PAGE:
June 19th, 2017, 07:05 PM  #171  
Senior Member Joined: Jun 2014 From: USA Posts: 308 Thanks: 21  Quote:
$$x + x + x + x + x + \dots \text{?}$$ Your version of the reals under this definition lacks the Archimedean property: https://en.wikipedia.org/wiki/Archimedean_property I suggest you read an introduction to real analysis. It helped me when I was struggling with some of the concepts that you are. In particular, the reals exhibit the Archimedean Property (see page 5 = page 13 of the .pdf file: http://ramanujan.math.trinity.edu/wt...L_ANALYSIS.PDF ) "The property of the real numbers described in the next theorem is called the Archimedean property. Intuitively, it states that it is possible to exceed any positive number, no matter how large, by adding an arbitrary positive number, no matter how small, to itself sufficiently many times." Quote:
See Carl Mummert's answer in this stackexchange thread: https://math.stackexchange.com/quest...gofthereals "If you work in $L$ (that is, you assume the axiom of constructibility) then a specific formula is known that defines a well ordering of the reals in that context." Basically, people have pushed these concepts far beyond what you are doing here. You aren't going to get anywhere because you refuse to learn the basics. We can't keep explaining to you that 1  0.999... = 0 as opposed to "the least [positive] irrational number." There is no 'least positive irrational number.' It doesn't exist. Further, a well ordering of the reals does not require a least positive irrational number under the standard $\leq$ ordering. It only requires a least element under some different ordering. For example, 0.5 could be the first element in a well ordering of the reals followed by $\pi$. You still haven't grasped the concept of a well ordering.  
June 19th, 2017, 09:55 PM  #172 
Senior Member Joined: Mar 2017 From: . Posts: 262 Thanks: 4 Math Focus: Number theory 
Well then. The number 0.00..01 doesn't exist. Even if it exists it is irrelevant in this case. Also operations on such the number doesn't give meaningful results and renders it meaningless. Well ordering is simply about having a pattern from which all elements of the set to be ordered would follow. A standard ordering is an example of such a pattern. That's how I understand the concept and it might be I haven't yet really grasped it. A well order of all positive real numbers exists. It is impossible to write it down.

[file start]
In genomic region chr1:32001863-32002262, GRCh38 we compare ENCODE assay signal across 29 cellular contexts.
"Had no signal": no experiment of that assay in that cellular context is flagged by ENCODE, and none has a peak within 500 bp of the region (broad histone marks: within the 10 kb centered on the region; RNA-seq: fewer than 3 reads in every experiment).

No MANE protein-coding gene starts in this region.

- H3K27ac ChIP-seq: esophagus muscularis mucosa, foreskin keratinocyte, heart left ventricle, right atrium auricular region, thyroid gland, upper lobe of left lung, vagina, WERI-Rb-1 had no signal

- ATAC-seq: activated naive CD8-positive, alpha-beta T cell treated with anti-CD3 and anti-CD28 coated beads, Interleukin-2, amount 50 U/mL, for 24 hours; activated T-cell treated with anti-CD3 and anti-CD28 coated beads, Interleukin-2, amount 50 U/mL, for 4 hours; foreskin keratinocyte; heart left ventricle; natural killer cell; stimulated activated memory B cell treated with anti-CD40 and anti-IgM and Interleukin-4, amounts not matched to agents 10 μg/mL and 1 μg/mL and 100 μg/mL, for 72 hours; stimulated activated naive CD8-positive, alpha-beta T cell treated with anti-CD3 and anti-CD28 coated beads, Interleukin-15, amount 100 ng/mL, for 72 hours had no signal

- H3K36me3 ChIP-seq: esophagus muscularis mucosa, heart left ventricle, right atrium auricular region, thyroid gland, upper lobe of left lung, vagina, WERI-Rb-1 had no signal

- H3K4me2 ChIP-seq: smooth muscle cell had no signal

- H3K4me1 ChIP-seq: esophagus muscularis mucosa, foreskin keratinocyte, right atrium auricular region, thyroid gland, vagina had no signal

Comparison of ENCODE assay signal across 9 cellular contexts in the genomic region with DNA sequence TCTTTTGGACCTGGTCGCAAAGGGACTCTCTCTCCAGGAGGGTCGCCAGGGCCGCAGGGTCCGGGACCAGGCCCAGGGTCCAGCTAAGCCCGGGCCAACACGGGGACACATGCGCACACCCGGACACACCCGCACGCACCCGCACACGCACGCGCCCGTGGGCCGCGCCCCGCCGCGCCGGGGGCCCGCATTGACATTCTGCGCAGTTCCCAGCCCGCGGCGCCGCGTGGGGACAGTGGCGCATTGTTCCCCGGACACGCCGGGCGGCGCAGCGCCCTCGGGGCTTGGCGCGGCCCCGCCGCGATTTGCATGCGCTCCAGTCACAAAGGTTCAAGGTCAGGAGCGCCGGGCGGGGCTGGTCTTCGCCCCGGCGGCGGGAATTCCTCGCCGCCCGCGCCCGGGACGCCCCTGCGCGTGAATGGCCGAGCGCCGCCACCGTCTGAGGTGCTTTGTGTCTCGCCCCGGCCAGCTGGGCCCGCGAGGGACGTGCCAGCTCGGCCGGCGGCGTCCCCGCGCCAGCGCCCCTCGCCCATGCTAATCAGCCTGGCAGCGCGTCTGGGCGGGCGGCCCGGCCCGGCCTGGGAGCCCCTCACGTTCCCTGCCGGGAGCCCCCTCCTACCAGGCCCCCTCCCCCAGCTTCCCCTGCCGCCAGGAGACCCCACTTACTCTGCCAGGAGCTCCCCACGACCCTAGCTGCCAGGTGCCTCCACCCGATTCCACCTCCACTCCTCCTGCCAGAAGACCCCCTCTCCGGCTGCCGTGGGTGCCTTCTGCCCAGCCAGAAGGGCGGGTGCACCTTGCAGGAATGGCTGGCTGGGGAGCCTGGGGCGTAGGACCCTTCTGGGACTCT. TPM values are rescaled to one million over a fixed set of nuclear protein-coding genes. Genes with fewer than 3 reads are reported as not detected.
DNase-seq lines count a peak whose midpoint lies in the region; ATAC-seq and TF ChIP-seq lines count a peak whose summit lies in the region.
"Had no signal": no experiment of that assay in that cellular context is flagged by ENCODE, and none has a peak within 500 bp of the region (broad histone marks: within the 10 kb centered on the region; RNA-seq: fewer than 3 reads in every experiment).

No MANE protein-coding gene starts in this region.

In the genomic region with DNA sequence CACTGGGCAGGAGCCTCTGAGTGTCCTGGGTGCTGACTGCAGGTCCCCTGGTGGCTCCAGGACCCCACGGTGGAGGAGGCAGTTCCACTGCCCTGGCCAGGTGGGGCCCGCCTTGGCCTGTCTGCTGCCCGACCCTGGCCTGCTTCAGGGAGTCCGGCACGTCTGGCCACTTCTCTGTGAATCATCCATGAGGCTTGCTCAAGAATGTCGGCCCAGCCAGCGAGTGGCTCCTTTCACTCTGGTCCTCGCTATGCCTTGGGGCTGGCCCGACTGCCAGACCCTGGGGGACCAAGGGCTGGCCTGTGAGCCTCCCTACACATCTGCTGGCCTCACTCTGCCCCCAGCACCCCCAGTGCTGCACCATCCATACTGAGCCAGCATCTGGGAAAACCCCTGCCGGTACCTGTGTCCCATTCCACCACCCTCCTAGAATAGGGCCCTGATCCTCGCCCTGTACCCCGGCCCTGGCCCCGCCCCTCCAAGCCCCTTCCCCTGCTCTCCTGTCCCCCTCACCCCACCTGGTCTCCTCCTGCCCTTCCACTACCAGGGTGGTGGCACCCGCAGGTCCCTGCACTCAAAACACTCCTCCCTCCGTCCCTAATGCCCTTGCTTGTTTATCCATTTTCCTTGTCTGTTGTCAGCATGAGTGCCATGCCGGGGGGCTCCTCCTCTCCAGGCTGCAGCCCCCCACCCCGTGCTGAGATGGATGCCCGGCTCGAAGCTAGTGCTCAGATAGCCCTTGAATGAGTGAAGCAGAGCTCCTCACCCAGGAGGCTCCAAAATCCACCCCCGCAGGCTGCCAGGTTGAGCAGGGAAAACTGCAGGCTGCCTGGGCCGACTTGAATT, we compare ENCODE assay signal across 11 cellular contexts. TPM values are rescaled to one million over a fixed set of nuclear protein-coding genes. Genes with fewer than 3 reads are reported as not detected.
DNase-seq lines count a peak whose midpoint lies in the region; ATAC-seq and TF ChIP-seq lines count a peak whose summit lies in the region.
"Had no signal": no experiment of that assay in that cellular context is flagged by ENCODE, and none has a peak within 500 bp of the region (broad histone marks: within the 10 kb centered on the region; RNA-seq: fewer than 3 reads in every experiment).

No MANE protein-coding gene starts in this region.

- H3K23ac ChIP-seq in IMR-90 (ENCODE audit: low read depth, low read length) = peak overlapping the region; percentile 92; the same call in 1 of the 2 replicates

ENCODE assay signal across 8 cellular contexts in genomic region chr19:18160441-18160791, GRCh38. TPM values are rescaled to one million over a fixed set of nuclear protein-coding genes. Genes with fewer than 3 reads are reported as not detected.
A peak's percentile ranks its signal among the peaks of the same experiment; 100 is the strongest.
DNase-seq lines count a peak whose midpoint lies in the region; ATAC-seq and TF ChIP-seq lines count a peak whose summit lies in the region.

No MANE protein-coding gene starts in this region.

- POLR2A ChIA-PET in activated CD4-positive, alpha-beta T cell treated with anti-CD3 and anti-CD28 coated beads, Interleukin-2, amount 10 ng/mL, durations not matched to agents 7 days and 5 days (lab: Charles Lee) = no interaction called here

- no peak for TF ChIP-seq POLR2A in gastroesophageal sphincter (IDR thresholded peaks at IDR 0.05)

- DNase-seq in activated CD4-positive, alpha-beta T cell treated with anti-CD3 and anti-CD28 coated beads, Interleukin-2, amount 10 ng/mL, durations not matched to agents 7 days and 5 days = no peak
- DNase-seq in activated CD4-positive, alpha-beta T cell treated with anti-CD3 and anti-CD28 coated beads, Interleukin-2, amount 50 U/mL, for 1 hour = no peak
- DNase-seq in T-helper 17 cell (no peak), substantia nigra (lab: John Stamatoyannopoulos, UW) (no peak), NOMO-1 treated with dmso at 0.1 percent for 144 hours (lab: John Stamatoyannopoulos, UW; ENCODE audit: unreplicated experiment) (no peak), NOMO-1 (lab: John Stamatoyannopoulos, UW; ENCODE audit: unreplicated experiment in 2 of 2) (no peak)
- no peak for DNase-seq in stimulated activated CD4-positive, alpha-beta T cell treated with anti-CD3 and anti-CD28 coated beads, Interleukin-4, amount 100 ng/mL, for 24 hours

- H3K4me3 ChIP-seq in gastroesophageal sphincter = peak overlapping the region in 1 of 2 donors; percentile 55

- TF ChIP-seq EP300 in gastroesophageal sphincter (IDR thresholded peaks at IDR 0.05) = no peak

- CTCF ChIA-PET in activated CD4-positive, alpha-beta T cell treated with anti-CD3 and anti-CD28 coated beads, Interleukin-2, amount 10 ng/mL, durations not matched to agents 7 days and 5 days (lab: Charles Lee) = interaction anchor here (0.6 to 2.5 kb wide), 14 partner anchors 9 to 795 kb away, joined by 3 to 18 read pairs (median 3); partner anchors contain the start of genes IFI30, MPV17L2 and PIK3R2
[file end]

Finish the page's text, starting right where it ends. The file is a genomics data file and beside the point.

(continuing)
June 19th, 2017, 10:33 PM  #173  
Math Team Joined: Dec 2013 From: Colombia Posts: 6,940 Thanks: 2267 Math Focus: Mainly analysis and algebra  Quote:
Quote:
You need to understand that a wellordering of the set of positive real numbers does not use the use the normal ordering relation $\lt$. It uses a different relation under which we say that the first number we pick is the "smallest", the next is the next "smallest", etc.. Then, the only problem is to show that, despite not being listable (countable) we can (in theory) select the real numbers one at a time until they are exhausted. This is completely counterintuitive, but is facilitated by the axiom of choice. It's kind of barmy but logical at the same time  in fact that is what will send you to the mad house. Last edited by v8archie; June 19th, 2017 at 10:37 PM.  

Tags 
difficulties, paradoxes, probability 
Thread Tools  
Display Modes  

Similar Threads  
Thread  Thread Starter  Forum  Replies  Last Post 
Infinity just has too many paradoxes to be a real thing  uperkurk  Applied Math  11  September 30th, 2013 03:10 PM 
Euler's Paradoxes  unm  Number Theory  0  December 3rd, 2012 06:05 PM 
Greatest of all paradoxes  krausebj0  New Users  0  November 25th, 2011 03:50 PM 
Resolution of Russell's and Cantor's paradoxes  DaniilTeplitskiy  Applied Math  35  August 30th, 2011 11:58 PM 
Integration difficulties  JohnTan  Calculus  4  February 15th, 2010 03:03 PM